How does dreaming affect George and Lennie in Of Mice and Men?

Expert Answers

An illustration of the letter 'A' in a speech bubbles

Dreaming has some significant impacts on both George and Lennie.  For the latter, dreaming of a farm with animals becomes the end goal to which all consciousness is geared.  Lennie understands his dreams of a farm in so far as his connection with George and the end point of his world of existence.  Lennie does not really see dreaming as a way of escaping from the present, but rather sees it as an end goal, the ultimate destination of that journey of which he and George are a part.  For Lennie, dreaming is a way to escape the condition of what is.  Lennie sees dreaming in a transcendent manner that makes the drudgery of what is more bearable.  Dreaming is a means of escape, separate from the current journey or voyage.  Lennie believes in his dreams of being his own boss or going to a ball game during a workday.  Lennie needs these ideals to help make life more bearable, whereas George sees them as a natural extension of current reality.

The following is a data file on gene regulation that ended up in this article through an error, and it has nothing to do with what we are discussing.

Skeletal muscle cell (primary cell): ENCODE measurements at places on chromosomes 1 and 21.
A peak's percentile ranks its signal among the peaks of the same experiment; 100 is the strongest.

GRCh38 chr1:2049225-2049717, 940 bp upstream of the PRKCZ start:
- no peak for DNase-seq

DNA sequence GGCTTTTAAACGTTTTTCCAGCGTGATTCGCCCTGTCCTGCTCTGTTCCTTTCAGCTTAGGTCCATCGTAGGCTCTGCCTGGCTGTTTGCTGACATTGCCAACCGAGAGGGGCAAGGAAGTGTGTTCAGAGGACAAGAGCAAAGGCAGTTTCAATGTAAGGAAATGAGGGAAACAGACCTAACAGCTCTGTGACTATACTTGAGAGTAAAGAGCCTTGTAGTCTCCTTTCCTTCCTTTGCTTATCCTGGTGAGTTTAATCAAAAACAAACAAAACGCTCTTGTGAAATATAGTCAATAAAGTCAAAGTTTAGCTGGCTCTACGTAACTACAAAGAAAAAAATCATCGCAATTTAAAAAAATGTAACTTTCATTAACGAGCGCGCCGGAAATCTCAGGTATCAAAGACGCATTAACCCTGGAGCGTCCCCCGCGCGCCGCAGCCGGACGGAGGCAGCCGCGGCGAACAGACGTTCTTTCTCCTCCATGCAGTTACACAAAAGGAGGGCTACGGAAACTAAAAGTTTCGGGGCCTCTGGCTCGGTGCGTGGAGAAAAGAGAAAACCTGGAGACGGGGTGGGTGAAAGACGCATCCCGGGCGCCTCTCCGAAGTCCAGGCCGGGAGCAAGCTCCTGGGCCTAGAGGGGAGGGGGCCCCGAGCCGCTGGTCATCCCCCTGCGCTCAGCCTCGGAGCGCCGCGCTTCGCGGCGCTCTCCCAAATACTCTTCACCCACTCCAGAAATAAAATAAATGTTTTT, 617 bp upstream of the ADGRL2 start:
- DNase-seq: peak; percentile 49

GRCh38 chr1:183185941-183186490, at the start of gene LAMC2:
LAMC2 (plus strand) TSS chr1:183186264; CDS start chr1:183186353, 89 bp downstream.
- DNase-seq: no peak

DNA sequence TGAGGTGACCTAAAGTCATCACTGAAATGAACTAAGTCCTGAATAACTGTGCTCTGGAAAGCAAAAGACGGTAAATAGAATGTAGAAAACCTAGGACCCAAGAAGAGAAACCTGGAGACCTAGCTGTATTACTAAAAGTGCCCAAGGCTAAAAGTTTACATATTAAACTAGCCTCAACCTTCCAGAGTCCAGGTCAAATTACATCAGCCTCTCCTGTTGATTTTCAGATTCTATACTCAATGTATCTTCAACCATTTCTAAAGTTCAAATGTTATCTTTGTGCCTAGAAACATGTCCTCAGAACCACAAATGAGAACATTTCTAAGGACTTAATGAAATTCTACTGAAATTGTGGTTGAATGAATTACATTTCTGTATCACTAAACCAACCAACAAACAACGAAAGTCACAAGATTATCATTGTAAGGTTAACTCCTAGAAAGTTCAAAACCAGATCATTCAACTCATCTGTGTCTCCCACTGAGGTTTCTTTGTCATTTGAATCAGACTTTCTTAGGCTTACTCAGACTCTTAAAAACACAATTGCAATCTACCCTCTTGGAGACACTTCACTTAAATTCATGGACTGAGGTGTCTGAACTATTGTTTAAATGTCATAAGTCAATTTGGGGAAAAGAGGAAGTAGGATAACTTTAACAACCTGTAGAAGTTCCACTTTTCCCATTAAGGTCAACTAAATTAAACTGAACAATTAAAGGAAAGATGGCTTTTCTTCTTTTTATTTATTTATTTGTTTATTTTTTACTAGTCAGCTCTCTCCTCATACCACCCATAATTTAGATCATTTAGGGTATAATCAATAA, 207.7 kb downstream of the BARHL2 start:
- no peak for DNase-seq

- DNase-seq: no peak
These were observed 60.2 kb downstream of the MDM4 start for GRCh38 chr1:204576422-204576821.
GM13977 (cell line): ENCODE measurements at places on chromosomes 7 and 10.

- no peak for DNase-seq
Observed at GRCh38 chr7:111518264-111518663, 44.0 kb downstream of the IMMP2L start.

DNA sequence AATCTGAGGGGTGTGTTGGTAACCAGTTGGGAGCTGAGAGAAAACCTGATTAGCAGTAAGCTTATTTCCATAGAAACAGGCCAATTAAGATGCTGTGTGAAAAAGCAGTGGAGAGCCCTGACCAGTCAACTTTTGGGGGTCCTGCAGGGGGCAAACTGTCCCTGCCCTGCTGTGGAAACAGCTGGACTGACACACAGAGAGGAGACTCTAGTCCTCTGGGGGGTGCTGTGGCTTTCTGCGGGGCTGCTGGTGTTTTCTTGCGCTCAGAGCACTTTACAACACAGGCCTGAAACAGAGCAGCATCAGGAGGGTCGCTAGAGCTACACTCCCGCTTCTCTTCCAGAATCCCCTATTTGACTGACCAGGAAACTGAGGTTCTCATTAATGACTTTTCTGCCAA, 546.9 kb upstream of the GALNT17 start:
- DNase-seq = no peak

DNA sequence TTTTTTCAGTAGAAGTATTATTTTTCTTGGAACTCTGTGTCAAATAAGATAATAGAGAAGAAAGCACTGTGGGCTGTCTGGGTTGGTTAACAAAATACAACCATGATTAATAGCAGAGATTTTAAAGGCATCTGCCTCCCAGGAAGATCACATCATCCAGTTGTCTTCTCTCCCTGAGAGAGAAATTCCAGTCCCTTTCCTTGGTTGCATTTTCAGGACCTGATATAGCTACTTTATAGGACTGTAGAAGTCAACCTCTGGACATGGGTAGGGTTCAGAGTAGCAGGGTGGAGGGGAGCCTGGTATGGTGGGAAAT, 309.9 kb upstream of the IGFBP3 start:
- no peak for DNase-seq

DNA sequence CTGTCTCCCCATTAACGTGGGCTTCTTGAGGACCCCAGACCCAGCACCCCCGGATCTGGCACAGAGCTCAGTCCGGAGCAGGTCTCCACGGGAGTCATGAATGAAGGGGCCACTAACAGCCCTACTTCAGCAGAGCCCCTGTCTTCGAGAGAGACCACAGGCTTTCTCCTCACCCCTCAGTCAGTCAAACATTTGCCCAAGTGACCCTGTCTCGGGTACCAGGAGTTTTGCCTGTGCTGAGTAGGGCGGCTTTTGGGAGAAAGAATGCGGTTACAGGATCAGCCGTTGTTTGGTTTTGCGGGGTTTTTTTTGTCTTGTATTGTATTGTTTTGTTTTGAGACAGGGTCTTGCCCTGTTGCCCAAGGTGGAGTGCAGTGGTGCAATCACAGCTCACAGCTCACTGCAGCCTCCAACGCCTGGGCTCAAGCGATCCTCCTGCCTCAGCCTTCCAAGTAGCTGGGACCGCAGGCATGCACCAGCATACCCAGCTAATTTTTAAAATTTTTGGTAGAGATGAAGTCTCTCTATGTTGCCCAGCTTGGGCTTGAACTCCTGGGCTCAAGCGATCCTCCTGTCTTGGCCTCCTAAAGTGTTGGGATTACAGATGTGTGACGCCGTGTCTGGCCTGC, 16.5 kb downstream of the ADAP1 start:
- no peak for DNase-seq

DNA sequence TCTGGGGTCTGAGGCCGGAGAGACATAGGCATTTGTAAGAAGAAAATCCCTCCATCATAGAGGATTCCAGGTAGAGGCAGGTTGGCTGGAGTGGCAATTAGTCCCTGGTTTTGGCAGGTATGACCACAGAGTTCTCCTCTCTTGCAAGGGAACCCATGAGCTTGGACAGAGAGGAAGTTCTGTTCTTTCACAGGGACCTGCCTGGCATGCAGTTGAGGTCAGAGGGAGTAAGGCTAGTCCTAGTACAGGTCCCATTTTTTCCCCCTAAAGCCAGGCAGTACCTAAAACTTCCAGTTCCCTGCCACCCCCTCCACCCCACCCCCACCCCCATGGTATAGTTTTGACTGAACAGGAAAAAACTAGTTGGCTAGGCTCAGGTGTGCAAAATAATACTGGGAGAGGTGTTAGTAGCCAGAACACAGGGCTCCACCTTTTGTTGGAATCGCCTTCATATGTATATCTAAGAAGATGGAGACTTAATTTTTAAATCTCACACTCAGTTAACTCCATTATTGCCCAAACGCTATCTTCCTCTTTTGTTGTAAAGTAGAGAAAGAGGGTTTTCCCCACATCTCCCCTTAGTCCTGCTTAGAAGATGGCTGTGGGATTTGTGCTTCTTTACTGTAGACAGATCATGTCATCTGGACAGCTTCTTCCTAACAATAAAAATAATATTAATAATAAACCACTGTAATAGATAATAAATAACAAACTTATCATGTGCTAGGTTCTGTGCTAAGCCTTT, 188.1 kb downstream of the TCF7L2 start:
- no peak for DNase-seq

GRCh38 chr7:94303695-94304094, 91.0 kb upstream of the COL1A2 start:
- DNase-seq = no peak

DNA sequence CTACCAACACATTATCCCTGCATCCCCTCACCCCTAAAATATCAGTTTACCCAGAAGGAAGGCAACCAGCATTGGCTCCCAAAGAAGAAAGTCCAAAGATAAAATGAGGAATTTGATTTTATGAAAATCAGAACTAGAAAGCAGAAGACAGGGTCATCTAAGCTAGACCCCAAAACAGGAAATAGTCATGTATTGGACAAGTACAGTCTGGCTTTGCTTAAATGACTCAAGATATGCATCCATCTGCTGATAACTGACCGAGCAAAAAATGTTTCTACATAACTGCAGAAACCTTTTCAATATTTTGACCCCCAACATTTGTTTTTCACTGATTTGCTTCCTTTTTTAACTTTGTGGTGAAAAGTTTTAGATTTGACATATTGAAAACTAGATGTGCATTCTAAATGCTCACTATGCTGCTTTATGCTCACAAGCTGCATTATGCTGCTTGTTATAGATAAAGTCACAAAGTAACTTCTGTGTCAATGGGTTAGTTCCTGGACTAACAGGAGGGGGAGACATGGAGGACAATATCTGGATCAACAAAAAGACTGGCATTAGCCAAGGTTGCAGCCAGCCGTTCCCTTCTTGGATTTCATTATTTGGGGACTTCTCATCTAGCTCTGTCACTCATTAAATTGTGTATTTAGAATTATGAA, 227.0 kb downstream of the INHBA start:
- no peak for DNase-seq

Approved by eNotes Editorial Team

Posted on

Soaring plane image

We’ll help your grades soar

Start your 48-hour free trial and unlock all the summaries, Q&A, and analyses you need to get better grades now.

  • 30,000+ book summaries
  • 20% study tools discount
  • Ad-free content
  • PDF downloads
  • 300,000+ answers
  • 5-star customer support
Start your 48-Hour Free Trial